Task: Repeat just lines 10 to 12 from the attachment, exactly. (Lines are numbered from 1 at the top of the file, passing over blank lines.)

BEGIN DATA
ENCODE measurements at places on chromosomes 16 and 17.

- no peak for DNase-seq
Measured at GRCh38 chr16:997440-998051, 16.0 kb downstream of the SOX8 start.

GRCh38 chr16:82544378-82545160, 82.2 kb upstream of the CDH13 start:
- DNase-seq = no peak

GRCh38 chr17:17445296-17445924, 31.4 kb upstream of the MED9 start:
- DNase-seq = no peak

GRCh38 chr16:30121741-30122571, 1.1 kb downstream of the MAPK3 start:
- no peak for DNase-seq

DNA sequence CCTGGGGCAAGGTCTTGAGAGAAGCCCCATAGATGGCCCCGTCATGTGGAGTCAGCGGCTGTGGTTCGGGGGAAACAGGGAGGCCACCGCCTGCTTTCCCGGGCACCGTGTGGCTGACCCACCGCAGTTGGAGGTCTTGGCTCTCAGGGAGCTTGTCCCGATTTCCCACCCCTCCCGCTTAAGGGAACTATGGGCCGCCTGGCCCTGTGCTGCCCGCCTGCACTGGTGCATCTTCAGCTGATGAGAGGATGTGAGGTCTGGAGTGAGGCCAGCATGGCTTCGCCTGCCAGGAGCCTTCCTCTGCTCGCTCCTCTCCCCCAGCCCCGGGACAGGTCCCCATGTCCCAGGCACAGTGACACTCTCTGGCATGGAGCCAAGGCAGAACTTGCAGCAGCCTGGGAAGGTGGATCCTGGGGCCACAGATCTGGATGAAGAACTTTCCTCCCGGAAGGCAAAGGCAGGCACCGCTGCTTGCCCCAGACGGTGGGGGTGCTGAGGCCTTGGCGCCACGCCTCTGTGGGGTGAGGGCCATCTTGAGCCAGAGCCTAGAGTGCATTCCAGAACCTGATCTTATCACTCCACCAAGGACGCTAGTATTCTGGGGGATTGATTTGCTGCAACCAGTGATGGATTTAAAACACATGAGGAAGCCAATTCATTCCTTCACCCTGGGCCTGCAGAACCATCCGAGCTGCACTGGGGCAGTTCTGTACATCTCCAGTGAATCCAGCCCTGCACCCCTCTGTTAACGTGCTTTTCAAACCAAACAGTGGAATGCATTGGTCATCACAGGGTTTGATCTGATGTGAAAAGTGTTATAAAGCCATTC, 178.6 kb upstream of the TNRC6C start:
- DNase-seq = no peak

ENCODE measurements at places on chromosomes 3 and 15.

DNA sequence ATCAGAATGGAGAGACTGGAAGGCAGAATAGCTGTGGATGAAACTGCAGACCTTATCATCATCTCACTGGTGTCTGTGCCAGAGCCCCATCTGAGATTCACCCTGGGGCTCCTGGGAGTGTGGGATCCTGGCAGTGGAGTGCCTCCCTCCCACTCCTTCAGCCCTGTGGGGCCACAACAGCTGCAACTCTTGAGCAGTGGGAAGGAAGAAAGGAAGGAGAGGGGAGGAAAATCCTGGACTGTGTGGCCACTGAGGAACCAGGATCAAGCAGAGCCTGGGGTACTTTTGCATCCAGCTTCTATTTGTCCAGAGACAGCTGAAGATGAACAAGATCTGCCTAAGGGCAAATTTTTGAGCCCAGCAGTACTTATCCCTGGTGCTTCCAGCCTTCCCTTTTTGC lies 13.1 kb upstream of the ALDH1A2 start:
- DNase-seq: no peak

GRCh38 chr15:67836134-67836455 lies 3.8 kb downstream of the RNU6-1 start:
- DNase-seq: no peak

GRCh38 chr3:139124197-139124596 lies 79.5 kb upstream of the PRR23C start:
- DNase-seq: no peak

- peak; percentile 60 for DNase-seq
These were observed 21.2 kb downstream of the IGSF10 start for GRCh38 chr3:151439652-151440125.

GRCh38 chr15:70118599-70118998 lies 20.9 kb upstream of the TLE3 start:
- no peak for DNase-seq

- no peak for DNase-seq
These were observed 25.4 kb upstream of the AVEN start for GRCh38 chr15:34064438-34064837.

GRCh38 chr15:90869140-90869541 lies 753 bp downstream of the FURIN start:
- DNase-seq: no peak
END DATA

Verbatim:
DNA sequence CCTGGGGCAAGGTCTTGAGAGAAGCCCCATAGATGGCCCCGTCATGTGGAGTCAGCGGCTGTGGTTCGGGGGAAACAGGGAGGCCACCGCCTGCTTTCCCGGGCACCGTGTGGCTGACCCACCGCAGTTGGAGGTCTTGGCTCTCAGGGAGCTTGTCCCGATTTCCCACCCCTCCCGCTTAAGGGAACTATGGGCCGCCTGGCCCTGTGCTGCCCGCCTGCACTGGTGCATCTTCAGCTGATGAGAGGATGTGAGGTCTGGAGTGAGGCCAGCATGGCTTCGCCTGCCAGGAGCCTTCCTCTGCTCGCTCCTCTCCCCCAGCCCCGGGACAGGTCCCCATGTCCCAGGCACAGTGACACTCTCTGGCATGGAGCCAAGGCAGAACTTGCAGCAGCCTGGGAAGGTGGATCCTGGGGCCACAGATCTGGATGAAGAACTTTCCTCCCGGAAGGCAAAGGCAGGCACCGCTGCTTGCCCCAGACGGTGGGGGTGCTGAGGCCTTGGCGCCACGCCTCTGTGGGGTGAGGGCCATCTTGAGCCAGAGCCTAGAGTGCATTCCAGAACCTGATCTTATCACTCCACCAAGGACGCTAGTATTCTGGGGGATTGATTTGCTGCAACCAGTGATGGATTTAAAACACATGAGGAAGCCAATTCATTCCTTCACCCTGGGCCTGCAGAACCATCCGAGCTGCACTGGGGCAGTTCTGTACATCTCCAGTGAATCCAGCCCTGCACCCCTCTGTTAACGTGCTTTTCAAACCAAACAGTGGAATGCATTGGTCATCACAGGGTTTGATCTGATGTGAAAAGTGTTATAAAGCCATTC, 178.6 kb upstream of the TNRC6C start:
- DNase-seq = no peak

ENCODE measurements at places on chromosomes 3 and 15.